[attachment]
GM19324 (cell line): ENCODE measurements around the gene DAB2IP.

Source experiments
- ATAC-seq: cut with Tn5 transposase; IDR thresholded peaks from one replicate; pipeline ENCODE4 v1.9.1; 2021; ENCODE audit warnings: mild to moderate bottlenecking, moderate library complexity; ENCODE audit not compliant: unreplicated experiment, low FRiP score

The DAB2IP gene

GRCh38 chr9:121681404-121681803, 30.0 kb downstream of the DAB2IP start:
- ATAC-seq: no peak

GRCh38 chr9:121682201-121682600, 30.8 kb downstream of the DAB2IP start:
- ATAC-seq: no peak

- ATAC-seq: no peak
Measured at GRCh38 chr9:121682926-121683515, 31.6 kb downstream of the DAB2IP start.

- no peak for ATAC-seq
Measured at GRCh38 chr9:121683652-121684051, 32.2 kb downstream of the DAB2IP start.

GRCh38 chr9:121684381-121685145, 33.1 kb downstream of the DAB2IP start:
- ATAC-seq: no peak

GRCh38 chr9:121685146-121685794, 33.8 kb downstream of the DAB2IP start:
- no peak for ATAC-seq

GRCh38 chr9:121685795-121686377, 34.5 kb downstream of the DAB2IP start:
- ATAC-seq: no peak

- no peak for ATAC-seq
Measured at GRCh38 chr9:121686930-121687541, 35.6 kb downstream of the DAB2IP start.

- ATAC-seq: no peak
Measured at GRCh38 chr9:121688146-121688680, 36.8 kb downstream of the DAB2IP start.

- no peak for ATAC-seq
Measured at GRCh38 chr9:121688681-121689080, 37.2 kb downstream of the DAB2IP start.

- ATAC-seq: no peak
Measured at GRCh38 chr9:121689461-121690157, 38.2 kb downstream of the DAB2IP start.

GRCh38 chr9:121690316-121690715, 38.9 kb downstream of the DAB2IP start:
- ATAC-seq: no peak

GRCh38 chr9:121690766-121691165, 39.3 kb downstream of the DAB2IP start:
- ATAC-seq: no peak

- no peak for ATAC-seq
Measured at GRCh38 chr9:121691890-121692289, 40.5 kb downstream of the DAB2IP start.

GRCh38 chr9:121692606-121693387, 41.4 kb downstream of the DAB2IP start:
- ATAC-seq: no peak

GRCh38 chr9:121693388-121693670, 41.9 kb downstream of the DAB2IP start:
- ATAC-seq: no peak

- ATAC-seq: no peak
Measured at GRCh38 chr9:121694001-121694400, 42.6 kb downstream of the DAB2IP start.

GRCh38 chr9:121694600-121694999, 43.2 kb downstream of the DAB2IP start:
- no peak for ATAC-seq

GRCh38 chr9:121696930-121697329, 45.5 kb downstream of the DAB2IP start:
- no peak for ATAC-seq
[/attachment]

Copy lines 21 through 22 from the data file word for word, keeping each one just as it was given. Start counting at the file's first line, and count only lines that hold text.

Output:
- ATAC-seq: no peak
Measured at GRCh38 chr9:121688146-121688680, 36.8 kb downstream of the DAB2IP start.